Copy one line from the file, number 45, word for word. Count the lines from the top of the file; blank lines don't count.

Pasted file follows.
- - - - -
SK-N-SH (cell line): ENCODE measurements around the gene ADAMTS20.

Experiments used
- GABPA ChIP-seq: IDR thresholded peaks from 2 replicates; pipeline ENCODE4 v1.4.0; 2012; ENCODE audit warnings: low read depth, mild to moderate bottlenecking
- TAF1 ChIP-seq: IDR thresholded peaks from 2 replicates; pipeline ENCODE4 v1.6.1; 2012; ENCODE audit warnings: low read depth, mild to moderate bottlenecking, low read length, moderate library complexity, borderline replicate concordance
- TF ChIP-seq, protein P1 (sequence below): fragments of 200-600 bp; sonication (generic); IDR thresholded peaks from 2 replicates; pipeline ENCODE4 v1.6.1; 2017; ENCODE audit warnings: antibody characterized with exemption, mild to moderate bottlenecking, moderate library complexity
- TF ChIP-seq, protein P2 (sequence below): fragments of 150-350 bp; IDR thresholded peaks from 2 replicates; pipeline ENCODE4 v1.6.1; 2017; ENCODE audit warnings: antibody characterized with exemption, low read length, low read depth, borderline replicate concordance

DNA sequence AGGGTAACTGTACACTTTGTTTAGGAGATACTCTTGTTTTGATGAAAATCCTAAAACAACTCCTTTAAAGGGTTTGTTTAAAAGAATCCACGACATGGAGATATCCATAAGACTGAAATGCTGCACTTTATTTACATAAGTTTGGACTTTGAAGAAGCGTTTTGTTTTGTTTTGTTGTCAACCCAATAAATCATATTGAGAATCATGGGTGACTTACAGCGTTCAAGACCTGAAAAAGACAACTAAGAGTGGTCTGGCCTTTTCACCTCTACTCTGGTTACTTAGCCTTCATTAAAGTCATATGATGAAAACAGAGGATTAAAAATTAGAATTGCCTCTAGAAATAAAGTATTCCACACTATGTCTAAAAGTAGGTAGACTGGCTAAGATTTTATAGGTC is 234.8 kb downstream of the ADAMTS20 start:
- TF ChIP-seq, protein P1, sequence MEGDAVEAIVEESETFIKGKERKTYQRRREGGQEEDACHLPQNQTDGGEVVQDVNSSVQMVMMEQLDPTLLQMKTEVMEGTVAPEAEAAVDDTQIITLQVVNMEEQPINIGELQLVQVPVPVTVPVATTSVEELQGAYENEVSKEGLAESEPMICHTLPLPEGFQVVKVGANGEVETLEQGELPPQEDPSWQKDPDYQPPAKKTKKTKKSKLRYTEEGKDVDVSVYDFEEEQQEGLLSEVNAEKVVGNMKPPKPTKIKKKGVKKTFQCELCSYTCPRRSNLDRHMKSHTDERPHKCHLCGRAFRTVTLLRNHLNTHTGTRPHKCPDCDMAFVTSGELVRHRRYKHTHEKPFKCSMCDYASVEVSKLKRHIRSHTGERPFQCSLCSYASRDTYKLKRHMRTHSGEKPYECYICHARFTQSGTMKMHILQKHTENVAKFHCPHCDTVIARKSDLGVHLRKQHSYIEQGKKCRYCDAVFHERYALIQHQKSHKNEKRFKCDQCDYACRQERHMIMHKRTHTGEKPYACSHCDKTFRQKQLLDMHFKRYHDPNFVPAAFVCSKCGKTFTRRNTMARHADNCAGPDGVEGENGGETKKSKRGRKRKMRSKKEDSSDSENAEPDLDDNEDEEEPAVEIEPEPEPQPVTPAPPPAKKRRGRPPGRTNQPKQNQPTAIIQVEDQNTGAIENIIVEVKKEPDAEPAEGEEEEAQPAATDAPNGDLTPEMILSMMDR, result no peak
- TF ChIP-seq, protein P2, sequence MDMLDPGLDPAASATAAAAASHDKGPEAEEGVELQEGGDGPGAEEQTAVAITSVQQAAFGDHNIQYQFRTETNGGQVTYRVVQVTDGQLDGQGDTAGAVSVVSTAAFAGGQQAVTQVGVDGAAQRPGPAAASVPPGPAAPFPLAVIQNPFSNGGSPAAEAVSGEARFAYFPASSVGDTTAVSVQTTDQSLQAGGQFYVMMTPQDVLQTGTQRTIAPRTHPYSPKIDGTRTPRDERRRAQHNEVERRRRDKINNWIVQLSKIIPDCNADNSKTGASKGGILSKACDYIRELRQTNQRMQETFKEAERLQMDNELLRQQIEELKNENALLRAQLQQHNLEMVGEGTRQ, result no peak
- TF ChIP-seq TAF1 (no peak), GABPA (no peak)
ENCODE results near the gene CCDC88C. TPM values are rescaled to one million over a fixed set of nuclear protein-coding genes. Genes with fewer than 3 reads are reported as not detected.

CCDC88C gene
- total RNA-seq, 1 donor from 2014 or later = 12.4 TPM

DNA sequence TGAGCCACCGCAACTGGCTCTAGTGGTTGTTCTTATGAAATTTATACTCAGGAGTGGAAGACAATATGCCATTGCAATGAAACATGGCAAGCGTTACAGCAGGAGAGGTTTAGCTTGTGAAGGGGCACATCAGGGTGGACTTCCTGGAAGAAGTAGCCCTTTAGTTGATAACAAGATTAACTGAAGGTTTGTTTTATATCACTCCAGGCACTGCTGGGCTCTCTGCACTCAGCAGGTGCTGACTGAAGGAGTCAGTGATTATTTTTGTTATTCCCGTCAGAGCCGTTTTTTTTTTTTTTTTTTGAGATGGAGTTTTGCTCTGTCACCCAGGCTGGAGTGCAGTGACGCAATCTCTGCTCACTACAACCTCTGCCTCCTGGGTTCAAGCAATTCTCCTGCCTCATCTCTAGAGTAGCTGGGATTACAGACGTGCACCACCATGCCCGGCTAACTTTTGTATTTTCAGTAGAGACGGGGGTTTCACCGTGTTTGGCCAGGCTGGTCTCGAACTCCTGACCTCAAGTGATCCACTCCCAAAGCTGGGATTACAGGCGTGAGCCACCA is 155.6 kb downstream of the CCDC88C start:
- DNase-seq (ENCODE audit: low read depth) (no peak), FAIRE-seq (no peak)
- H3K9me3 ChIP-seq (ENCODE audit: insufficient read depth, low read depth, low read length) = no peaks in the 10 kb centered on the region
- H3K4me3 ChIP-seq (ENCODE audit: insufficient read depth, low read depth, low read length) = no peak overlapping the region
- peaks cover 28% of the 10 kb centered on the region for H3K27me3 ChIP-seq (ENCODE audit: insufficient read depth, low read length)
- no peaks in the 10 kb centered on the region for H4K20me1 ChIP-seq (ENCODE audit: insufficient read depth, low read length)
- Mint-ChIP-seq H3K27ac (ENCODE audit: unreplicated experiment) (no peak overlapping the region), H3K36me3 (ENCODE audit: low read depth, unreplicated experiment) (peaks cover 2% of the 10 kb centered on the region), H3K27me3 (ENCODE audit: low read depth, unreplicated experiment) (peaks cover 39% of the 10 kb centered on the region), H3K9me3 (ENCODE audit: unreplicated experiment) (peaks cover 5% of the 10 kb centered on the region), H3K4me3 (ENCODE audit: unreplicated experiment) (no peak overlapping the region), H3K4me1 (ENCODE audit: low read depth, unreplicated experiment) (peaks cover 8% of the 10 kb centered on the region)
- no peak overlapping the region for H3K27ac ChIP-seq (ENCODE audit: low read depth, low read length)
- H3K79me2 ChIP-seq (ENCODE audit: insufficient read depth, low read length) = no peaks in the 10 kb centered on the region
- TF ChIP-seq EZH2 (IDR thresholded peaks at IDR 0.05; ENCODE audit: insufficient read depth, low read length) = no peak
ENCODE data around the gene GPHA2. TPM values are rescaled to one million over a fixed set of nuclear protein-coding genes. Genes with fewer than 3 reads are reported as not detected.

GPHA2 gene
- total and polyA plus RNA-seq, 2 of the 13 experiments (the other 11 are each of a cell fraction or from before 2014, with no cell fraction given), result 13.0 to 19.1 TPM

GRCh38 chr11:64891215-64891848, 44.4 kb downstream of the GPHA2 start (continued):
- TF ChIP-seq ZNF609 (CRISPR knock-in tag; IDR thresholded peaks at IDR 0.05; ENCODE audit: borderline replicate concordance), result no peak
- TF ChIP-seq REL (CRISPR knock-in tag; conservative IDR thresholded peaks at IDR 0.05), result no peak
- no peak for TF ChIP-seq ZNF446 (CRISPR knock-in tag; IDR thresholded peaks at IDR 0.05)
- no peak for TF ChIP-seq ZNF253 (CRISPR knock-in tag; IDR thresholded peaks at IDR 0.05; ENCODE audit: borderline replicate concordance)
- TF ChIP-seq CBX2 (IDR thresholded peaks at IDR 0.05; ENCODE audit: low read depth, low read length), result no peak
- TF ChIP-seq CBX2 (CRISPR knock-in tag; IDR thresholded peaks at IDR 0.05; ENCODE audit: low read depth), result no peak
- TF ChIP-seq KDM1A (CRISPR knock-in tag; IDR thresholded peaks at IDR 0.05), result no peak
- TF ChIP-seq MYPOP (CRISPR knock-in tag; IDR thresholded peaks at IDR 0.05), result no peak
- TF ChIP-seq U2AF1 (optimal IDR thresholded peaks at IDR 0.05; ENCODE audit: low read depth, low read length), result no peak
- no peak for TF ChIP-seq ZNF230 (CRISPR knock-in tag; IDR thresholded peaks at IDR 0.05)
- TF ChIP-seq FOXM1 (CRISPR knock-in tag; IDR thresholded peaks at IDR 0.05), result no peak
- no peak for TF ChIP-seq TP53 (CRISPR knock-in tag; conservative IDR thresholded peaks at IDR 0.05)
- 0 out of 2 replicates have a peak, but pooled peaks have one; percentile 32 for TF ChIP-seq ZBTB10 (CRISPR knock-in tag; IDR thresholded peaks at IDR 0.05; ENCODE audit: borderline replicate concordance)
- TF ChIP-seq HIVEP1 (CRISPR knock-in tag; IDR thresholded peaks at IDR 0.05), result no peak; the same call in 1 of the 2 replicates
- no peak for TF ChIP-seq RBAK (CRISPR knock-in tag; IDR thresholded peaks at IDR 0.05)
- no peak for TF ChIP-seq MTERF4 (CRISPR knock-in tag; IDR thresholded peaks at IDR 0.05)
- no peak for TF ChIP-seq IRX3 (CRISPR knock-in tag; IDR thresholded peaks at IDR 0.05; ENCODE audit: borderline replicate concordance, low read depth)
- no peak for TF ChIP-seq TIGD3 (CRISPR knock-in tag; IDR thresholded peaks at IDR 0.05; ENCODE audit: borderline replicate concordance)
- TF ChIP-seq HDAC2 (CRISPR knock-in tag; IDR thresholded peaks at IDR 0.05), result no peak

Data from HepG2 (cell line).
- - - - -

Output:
- no peak for TF ChIP-seq TIGD3 (CRISPR knock-in tag; IDR thresholded peaks at IDR 0.05; ENCODE audit: borderline replicate concordance)